D-ID, the company developing software to scramble facial recognition technologies, has signed its first customers and launched its initial product onstage at TechCrunch Disrupt San Francisco.
The culmination of an idea that was 14 years in the making, D-ID’s technology is being sold as both a service and as an enterprise software solution on-premise for certain customers.
Pricing for the service is based on each image that the company’s technology manipulates and will range from $3 down to a few cents per image.
“We have moved too fast with face recognition, which is now a threat to privacy,” says D-ID chief executive officer Gil Perry.
And while many companies are pitching facial recognition as the next new thing in biometric security, those services have to be balanced with a respect for an individual’s privacy, Perry says.
“People are now aware… and they care,” Perry said.
D-ID’s founding team has seen several requests to make a consumer app, but Perry said to have the largest impact, the company wanted to serve the organizations that store massive amounts of images.
“Amazon and all these companies are going to need face recognition, so we’re not going to stop face recognition,” says Perry. His goal is to make that facial recognition technology responsive to the privacy and security concerns that individuals rightly have.
What Perry envisions is that companies will use D-ID’s software to store scrambled versions of their customers’ faces rather than an actual, unfiltered image of someone’s face. The idea is to protect the user’s “real” facial information by only storing one of D-ID’s distorted copies.
Perry uses the example of an iPhone X secured with D-ID’s technology. Instead of capturing a true image of a user’s face, the phone takes a picture and then uses D-ID software to distort the image. That distorted image becomes the one that the phone “remembers” and can be used to unlock the device. D-ID basically becomes an abstraction layer to prevent any company from having an individual’s “real” face in its databases.
Data privacy regulations like the European Union’s General Data Protection Regulation (GDPR), which became enforceable in May 2018 and require companies to guard personal data, including biometric data, more stringently or risk heavy fines are already driving interest in the company’s software, according to Perry.
D-ID serves three verticals: companies that need to protect images of their employees or customers, health management organizations and government and security agencies that want to secure biometric data.
The company’s approach to digitally manipulating images renders images unreadable by the machine learning tools that are used to identify an individual, but are imperceptible to the naked eye.
“We use advanced image processing and deep learning to process the photo or video in such a way that it will look similar to the human eye but machines, AI, face recognition classifiers will not be able to recognize the individual,” Perry said.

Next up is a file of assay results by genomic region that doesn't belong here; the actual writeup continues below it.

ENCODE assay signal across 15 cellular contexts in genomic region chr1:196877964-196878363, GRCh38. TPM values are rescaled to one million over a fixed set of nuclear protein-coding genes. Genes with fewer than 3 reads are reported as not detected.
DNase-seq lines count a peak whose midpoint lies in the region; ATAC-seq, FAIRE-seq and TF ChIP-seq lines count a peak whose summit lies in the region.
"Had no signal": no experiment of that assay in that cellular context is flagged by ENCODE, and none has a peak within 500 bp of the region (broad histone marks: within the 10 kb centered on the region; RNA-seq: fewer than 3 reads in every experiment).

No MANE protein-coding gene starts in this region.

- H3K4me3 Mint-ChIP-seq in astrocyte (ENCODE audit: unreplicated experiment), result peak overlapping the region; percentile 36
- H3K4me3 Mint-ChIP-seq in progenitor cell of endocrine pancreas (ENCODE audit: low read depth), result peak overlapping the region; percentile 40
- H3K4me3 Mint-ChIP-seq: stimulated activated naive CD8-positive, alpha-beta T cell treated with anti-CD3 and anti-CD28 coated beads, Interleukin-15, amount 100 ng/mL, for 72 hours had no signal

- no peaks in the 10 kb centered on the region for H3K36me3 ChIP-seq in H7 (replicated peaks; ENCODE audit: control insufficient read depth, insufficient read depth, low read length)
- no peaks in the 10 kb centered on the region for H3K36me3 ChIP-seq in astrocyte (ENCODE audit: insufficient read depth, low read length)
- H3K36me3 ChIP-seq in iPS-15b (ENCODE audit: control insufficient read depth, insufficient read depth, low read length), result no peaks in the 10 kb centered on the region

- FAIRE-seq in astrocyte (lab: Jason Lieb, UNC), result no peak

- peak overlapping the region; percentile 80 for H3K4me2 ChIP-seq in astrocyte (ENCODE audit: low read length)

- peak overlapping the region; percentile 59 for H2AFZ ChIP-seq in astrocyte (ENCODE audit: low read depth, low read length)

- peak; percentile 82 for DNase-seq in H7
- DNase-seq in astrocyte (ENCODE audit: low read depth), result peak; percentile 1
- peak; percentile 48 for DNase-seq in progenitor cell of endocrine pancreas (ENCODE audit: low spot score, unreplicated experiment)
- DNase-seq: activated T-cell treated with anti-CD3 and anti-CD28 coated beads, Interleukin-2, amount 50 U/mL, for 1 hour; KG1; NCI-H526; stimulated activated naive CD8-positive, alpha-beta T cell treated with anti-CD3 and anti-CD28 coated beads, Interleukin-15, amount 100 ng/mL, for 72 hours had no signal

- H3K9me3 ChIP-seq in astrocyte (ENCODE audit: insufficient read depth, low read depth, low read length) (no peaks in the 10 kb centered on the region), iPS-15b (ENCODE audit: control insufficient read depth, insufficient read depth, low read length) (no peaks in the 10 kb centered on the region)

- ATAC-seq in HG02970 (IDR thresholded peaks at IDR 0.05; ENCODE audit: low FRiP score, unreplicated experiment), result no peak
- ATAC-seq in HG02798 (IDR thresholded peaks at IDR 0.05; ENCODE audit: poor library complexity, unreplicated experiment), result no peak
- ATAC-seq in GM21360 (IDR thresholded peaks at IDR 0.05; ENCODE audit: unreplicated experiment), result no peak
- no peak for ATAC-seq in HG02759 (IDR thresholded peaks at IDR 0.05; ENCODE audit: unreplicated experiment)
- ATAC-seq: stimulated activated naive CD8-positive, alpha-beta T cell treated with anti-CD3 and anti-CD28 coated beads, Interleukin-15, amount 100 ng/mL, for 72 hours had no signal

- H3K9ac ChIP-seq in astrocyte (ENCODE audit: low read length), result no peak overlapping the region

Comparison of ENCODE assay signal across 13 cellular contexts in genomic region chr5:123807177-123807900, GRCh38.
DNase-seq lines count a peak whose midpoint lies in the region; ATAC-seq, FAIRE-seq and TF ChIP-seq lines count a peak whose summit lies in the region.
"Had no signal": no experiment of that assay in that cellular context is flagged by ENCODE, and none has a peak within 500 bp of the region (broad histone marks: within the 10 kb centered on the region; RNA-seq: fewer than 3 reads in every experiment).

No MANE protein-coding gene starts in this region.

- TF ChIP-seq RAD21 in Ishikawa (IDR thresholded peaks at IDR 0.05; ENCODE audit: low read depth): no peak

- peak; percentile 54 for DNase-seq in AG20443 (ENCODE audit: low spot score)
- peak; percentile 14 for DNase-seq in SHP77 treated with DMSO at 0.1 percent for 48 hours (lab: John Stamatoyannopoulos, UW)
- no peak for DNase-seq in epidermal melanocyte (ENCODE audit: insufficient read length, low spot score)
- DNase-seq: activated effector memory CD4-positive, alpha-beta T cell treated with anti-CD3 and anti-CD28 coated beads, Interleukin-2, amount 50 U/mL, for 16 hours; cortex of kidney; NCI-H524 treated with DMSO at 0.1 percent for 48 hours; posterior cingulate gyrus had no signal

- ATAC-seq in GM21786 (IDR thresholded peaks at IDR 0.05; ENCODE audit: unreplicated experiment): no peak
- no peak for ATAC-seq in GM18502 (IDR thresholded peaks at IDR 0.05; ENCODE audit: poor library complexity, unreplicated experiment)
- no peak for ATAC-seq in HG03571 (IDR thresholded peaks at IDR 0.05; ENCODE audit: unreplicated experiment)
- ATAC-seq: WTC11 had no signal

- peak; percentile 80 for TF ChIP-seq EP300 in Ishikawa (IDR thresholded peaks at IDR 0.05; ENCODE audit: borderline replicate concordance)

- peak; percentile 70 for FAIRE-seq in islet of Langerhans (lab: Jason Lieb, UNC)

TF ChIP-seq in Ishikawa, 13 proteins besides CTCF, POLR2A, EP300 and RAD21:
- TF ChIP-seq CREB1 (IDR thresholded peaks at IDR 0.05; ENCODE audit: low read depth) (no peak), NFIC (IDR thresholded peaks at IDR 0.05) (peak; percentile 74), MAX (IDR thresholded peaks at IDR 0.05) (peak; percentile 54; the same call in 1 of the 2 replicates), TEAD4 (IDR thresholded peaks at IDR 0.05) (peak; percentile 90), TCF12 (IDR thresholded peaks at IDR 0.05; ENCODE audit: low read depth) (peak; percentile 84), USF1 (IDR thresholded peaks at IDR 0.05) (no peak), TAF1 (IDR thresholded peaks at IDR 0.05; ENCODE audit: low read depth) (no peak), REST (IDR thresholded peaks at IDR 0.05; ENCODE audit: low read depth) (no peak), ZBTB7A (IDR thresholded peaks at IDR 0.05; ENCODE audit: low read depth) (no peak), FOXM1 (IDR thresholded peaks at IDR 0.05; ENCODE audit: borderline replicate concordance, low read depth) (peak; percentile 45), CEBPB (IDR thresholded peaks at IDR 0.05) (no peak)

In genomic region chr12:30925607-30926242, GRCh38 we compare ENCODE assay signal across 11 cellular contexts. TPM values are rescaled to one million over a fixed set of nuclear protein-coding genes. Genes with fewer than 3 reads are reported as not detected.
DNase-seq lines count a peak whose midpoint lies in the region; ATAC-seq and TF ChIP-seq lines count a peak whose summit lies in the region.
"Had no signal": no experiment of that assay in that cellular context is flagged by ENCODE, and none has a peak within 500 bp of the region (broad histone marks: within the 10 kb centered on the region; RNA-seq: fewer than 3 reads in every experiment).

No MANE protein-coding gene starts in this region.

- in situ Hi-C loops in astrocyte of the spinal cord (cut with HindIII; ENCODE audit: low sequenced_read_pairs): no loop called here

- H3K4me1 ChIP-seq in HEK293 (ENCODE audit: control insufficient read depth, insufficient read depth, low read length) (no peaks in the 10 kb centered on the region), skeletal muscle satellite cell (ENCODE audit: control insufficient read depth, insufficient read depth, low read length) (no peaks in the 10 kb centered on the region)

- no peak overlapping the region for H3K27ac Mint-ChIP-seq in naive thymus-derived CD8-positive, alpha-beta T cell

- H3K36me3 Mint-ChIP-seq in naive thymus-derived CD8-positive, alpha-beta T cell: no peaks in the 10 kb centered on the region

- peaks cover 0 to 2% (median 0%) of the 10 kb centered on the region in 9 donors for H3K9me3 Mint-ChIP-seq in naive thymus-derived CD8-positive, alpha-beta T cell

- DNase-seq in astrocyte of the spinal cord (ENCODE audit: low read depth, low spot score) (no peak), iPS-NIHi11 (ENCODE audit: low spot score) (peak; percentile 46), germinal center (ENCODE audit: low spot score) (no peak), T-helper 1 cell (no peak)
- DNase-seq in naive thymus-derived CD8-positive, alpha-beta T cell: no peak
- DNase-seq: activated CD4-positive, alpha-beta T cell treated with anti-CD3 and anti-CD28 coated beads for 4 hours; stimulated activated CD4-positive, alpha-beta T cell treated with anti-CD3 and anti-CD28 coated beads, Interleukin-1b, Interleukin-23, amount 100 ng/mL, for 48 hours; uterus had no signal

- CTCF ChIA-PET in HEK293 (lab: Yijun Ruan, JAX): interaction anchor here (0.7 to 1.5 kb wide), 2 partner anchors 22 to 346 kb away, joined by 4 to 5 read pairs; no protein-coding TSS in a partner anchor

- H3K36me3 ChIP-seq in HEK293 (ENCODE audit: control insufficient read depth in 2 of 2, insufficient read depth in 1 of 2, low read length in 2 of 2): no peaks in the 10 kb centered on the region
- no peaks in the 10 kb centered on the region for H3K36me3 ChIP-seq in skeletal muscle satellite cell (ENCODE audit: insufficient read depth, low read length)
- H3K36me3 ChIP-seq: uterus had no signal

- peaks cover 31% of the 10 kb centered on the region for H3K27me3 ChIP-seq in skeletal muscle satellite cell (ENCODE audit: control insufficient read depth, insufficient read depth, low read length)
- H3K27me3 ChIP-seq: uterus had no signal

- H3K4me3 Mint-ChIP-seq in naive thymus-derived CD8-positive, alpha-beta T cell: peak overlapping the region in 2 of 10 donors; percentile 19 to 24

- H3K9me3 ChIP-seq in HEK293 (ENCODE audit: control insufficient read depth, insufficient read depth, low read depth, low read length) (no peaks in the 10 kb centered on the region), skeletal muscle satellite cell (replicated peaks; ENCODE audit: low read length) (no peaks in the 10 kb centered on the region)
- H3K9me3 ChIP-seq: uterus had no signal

For the founding team at D-ID (which stands for de-identification), the problem of anonymity online wasn’t academic.
As we’d noted when the company launched from Y Combinator’s demo day in 2017, Perry met his chief operating officer Sella Blondheim when both were in the Israeli Special Forces about a decade ago, while chief technical officer Eliran Kuta served in the Israeli Intelligence Corps.
Kuta spent nearly a decade in the Israeli Defense Force’s elite technical unit, 8200, before joining civilian life and taking a job at Houseparty, which is where he met Perry. Meanwhile, Blondheim was working at sales software startup Natural Intelligence. On nights and weekends Perry and Blondheim would convene to hash out the technology that would become the foundation for D-ID, eventually bringing Kuta on as CTO and co-founder, as well.
“When we saw that this [facial recognition technology] was going to be the end of privacy as people know it. We took on this mission we were determined to solve privacy,” says Perry. “To solve the right to privacy and prevent it from disappearing. To make a solution that would be available to everyone before it’s too late.”
The company has certainly found investors willing to buy into its vision. It has bounced from prestigious accelerator to prestigious accelerator starting off in the 8200 Accelerator group and then moving to Y Combinator in its summer 2017 batch. Already, the company has nabbed a seed round of $4 million from investors, including Pitango Ventures, and snatched a massive pilot customer in Cloudinary — which the company announced at its demo day.
Perry estimates there are some 360,000 companies in the world with 22 billion pieces of media — all of which could be potential customers for D-ID’s solution. Indeed, the breadth of the company’s initial customer base, including an auto manufacturer, a financial services firm and a big printing corporation, speak to the market segments that would find the company’s technology appealing.
“That is going to fix face recognition now,” Perry said. “This is going to be the center of face recognition. Everyone will use it. Everyone will be using D-ID.”